I would like to point out that even almost after 50 years of planned development, we continue to see the phenomenon of imbalances in our country, be it regional imbalances, inter-state or even intra-state imbalances. This has been the outcome of faulty and misdirected policies and planning. The northeast region in particular has been a victim of these policies, with the result that this region is now particularly backward in both physical and social infrastructure. While on the one hand provision of basic infrastructure like good roads, rail network, air connectivity etc have progressed almost at a snail’s pace, on the other hand social infrastructure network such as provision of health facilities, education, drinking water and security have also been lagging. This imbalance is now manifesting itself in the region through growing feeling of discontent and frustration and a sense of injustice. We must make all efforts to dispel such negative and disruptive feelings, which can also drive the people, particularly a section of the young and unemployed, to the path of extremism and other anti-national activities.


]It should be a matter of concern to all of us that, even six decades after independence, we have still not been able to raise the standard of life of the disadvantaged sections of our population --- those belonging to the ST and SC communities. I would urge for taking up some special programmes for the welfare of the SCs and STs during the 11th Plan, perhaps in a mission mode. This needs to be given the highest priority. It is also necessary to have a realistic re-look at some of the existing legislations, like the Forest Conservation Act, in the interest of our tribal communities so as to achieve a harmonious balance between the protection of interests of the tribals and the protection of our forests and environment.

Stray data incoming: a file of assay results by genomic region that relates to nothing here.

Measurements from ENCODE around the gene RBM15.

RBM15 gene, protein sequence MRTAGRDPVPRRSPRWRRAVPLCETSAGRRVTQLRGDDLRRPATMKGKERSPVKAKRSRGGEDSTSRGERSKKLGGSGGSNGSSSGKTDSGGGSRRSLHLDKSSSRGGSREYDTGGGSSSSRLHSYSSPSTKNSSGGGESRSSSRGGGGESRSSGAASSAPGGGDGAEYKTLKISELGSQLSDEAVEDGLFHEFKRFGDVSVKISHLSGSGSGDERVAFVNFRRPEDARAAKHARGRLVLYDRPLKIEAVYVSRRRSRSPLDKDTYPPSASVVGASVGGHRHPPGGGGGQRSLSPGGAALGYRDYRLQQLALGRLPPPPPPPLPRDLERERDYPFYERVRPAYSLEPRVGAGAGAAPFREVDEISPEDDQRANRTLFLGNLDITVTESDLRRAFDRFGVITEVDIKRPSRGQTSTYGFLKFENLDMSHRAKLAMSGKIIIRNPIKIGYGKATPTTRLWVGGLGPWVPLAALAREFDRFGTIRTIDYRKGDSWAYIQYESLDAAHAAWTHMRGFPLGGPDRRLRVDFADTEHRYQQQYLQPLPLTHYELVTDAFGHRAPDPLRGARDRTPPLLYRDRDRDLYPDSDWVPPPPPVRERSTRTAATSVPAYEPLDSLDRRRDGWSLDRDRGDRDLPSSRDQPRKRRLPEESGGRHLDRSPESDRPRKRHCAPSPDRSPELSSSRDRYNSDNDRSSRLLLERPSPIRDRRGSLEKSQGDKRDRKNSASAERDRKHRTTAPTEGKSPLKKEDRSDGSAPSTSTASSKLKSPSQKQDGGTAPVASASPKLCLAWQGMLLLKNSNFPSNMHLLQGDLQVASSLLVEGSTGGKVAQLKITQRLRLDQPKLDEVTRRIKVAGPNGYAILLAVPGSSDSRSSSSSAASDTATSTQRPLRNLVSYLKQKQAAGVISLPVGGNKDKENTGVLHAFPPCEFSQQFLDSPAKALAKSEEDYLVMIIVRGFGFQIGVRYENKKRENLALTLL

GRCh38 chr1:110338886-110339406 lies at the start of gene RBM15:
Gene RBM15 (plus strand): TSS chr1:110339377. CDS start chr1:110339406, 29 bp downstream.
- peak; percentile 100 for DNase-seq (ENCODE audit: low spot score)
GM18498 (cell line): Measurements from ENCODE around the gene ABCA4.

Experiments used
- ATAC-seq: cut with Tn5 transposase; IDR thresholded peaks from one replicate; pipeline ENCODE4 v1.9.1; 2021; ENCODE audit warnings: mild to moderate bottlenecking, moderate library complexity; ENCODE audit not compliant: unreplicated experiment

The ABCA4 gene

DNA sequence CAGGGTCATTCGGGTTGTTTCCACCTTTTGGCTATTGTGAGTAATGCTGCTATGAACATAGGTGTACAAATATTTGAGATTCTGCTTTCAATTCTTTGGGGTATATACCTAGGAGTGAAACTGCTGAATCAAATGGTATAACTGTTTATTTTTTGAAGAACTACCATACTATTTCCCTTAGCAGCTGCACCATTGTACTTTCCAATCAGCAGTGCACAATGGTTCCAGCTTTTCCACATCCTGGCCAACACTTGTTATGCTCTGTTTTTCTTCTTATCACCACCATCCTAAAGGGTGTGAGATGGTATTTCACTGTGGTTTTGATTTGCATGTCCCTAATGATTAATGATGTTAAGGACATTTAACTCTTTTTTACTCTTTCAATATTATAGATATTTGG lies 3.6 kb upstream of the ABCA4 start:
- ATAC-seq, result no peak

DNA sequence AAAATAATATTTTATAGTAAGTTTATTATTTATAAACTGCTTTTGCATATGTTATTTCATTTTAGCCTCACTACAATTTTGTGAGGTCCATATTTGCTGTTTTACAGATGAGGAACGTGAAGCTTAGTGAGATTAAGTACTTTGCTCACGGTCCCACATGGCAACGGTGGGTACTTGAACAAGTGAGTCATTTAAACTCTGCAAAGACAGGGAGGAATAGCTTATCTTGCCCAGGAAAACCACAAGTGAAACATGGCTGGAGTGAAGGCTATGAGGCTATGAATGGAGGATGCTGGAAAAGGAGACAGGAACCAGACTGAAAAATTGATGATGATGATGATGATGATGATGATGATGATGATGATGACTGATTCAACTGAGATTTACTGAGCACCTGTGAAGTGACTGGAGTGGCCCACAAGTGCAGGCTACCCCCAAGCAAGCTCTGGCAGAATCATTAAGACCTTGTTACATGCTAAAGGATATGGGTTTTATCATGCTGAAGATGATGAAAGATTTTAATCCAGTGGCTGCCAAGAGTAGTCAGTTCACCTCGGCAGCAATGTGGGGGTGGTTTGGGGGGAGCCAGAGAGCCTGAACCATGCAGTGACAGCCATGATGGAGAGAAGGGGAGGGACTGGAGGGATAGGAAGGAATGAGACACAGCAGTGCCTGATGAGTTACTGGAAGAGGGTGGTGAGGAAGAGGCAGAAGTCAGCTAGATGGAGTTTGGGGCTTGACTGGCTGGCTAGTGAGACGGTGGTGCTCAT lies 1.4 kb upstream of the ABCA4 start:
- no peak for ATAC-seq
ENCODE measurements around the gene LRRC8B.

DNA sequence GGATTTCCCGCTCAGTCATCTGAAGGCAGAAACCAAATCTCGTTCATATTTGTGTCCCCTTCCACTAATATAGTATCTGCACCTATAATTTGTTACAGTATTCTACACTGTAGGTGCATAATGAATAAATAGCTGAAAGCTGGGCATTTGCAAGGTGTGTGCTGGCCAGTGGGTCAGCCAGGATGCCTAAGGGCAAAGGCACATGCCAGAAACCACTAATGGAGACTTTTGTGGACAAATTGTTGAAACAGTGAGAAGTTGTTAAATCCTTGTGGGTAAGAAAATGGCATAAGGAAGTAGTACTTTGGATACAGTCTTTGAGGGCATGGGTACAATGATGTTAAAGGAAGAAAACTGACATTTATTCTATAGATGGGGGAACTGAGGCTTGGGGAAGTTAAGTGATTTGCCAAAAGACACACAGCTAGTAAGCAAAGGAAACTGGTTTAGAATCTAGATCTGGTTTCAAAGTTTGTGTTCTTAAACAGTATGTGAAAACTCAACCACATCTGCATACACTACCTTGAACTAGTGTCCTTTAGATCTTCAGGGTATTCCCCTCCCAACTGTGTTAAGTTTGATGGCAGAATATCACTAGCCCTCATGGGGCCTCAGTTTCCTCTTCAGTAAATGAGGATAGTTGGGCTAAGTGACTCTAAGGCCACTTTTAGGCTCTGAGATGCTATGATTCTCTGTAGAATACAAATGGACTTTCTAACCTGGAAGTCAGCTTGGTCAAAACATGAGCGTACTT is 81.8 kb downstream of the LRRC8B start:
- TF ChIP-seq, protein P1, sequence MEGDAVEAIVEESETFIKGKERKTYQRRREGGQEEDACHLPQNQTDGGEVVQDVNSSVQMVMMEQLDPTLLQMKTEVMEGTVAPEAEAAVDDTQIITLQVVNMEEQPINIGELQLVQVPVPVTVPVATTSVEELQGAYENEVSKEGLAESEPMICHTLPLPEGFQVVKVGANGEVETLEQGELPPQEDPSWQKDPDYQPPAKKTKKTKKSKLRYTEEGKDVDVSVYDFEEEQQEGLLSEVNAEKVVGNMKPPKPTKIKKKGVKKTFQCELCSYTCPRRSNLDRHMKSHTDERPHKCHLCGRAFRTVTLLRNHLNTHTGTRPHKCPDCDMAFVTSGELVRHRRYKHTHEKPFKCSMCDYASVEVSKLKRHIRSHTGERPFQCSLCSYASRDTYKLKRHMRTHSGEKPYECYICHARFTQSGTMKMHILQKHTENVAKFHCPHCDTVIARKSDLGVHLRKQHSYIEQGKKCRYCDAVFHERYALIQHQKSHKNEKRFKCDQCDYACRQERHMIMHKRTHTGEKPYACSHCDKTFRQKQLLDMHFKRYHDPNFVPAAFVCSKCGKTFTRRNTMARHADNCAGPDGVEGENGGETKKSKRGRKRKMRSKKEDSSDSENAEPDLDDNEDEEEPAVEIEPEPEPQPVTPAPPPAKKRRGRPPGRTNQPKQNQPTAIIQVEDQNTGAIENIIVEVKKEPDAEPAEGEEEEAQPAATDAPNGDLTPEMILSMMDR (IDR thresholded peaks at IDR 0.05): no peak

We must also reorient our policies for the development of the minorities who have contributed greatly to our economy and culture. It may be considered whether, on the lines of the tribal sub-plan or SCP, there could be a sub-plan for the minorities as well. A definite action plan for the welfare of minorities should form part of the 11th Plan. Such measures are also necessary to ensure that some of the misguided persons within this section of society are not led astray and exploited by the anti-national and secessionist forces.




I have already mentioned the imbalance of growth in the northeast region. The 11th Plan should give high priority towards development of basic infrastructure in the region, provision of telecommunication facilities right up to the village level, and optimal utilisation of the power generating capacity of the region to meet the power requirements not only of this region, but also to contribute to the national energy security net. In this context I would also like to mention that we should not rely on the public-private partnership model for the development of such infrastructural facilities in this region, particularly at this stage. Similarly, the Build, Operate, Transfer (BOT) model would also not be a practicable or viable option in this region for the infrastructure development effort. Adequate public funding should be provided for this purpose. We do appreciate the role that the PPP or BOT model could play and, therefore, it may be availed of in some selective cases where it is found to be implementable and acceptable, in line with the ground realities.